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Gender Pay Gap: Myth Or Reality?

Updated: Aug 22


Kate Andrews - associate director, Institute of Economic Affairs; columnist, City A.M.

Jessica Butcher - co-founder, Blippar / Inspiral; non-exec director and Angel investor; author, Tedx talk, Is Modern Feminism starting to undermine Itself?

Fiona McTaggart - chair of trustees, Fawcett Society

Rebecca Reid - columnist, Telegraph online; features writer, Metro.co.uk; author, Perfect Liars

Ella Whelan (Chair) - journalist and frequent commentator on TV and radio; author, What Women Want

The panel for an interesting gender pay gap debate

The Frobisher Auditorium played host to a number of debates which explored issues relating to gender identity and the cultural fall out from the MeToo campaign for both men and women. The MeToo movement featured a Twitter hash tag in which individuals publically reported their experiences of sexual violence and sexual harassment. The gender pay gap has been widely discussed, but the reasons for the gap, and whether it provides evidence for discrimination, is another matter. In this shorter sixty minute session the four panellists did not present a five minute argument: instead they were directly asked questions by Chair, Ella Whelan. Then it was straight to the audience for comments, the cornerstone of The Battle Of Ideas format.

According to Fiona McTaggart the gap itself is undeniable. What causes the gap is another matter, although one cause, she claimed, is discrimination. Give or take the different factors that could measure the gap (using means or medians), the gap is somewhere at 14.1%. This gap, though, is narrower for younger women. Kate Andrews also pointed out that there is no one way of measuring the difference between male and female pay. Part time employees differ to full time, for example. Women though, she added, are not penalised for being women.

Rebecca Reid felt that Ryannair was a good case study for discussion. There is a gap, undeniably, but it is not the result of a conspiracy against women. Pilots earn more and men are more likely to become pilots. Jessica Butcher was a little more willing to put across the notion that women make choices, have agency and are very good at exercising their own decision-making. Her peers, middle class and relatively privileged, sought and attained the roles that they wanted in work and in their personal lives. A founder of tech company, Blippar, Butcher was adamant that opportunities for women are not blighted by gender discrimination.

In weighed one female audience member, with the point that women really don’t need to earn their own high salary when they are so good at spending their husband’s money: apparently, some eighty per cent of conusmer spending is decided by women. Reid wasn’t having it: that this so-called counsumer spending is not on women themselves, but the house, home, children and husband. The theme of women marrying into wealth as an indirect pathway to affluence was proposed in different ways by a number of male and female audience members. If nothing else, this contentious point shows that no idea or comment is off limits at The Battle of Ideas. For the sake of any secondary school students, the five female panel members did not recoil in horror at such suggestions, but responded with facts, argument and reason.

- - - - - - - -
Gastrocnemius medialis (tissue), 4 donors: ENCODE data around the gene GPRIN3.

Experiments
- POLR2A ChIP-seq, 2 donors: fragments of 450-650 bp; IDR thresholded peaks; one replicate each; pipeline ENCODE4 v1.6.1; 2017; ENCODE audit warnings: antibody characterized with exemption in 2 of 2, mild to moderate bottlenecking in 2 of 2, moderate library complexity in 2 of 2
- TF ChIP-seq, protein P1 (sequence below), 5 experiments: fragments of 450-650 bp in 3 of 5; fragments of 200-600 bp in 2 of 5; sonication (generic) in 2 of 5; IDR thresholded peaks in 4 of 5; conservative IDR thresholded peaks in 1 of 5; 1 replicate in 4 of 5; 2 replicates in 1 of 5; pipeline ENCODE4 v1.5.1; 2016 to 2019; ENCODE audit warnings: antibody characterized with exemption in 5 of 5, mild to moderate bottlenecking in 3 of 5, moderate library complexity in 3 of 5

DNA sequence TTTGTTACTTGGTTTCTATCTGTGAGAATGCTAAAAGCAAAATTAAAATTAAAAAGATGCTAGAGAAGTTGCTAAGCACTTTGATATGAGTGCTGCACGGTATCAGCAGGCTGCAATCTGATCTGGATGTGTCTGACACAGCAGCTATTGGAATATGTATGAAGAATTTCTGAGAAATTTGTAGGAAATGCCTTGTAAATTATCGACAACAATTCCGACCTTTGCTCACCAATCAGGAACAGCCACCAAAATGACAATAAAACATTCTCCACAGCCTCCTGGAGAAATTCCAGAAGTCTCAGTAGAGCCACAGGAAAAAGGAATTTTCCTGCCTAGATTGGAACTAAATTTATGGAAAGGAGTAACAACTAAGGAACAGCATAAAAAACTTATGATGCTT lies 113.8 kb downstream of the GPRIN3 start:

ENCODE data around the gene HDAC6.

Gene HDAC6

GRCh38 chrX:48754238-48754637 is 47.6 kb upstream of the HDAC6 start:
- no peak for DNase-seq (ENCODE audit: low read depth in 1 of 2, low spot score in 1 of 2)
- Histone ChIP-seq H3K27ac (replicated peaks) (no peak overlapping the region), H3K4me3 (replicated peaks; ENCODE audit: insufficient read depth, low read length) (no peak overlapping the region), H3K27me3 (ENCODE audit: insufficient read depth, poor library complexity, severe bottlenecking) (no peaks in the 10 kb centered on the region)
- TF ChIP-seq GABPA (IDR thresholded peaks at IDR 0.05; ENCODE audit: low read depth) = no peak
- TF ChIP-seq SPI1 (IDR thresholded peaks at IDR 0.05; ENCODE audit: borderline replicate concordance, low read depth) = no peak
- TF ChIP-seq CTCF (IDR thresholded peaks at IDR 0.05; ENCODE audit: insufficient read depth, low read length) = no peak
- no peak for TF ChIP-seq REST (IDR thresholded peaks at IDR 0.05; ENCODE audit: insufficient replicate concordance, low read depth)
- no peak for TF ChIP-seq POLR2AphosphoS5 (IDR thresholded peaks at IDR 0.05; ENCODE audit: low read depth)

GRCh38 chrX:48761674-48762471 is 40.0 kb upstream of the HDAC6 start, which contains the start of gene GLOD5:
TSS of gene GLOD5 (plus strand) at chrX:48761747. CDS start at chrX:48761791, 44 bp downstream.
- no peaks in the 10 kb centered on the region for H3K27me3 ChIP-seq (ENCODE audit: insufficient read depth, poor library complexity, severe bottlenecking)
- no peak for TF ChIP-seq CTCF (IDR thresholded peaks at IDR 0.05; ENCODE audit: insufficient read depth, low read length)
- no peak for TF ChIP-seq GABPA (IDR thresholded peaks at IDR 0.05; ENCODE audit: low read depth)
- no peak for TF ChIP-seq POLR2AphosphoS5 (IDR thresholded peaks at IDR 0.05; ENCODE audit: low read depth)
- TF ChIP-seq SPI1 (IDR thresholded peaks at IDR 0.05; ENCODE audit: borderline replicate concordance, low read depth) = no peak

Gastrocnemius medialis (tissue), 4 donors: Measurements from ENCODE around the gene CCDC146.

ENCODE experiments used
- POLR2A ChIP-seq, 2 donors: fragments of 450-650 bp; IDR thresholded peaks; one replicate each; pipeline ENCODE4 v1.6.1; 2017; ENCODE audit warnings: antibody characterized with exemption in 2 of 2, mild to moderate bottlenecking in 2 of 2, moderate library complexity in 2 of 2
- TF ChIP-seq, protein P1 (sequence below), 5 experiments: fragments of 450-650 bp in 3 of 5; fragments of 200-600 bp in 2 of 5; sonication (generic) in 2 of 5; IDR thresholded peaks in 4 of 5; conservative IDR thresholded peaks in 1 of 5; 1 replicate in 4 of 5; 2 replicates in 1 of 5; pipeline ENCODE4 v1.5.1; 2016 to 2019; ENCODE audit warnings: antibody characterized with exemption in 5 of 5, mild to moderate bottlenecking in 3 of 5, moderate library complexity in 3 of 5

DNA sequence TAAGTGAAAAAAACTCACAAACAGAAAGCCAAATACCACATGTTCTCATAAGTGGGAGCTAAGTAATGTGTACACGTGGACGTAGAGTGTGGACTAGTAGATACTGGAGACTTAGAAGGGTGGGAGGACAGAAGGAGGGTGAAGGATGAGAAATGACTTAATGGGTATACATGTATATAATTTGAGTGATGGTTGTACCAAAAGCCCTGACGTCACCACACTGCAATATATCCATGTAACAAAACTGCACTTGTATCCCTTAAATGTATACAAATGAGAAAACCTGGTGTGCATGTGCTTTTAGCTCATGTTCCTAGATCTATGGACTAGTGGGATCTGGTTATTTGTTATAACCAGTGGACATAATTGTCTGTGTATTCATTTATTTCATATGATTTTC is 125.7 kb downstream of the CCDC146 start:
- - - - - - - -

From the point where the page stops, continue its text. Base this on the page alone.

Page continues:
Jess Butcher and Fiona McTaggart disagreed on the fundamental point of discrimination: the former maintained that women of her generation knew what they wanted and were keen to balance earnings with family chocies; the latter believed that discrimination was in existence, in addition to other relevant factors, like individual choice. Kate Andrews pointed out that Carrie Gracie, the news presenter who claimed she was underpaid on the grounds of being a woman, did not pursue a case in the courts, for all her high profile complaints. In other words, when push came to shove, Gracie could not prove legally that her pay was related to gender specifically. McTaggart argued that her complaint was taken to the courts, leaving the possibility of gender discrimination open on the Gracie case.

What can be said from an audience member‘s point of view is that all five females on this panel have achieved desirable positions in business, academia and media. If there is still discrimination against women it seems advisable to think pragmatically of the opportunities for career success. Class was barely mentioned here. Apart from Jess Butcher I know nothing of the backgrounds of the other women, but if they are all graduates then their opportunities and achievements are perhaps better understood in class terms, not gender terms. In short, I admire the pragmatism of Kate Andrews and Jess Butcher in particular: think about what is possible as a woman and cross the hurdles when you come to them.

Discussion questions

  • What is meant by equality of outcome and equality of opportunity?

  • Which is the most desirable: equality of outcome or equality of opportunity?

  • What personality traits and characteristics (if any) do you feel are specific to men and women?

  • What do you understand by the term feminism?

  • In what ways are people worse off simply for being either a man or a woman?

  • Is it desirable for laws and government intervention to try to protect men and women from gender-specific problems?

  • Including pay, list the benefits, perks or rewards from a career or job that you feel are the most and least important.

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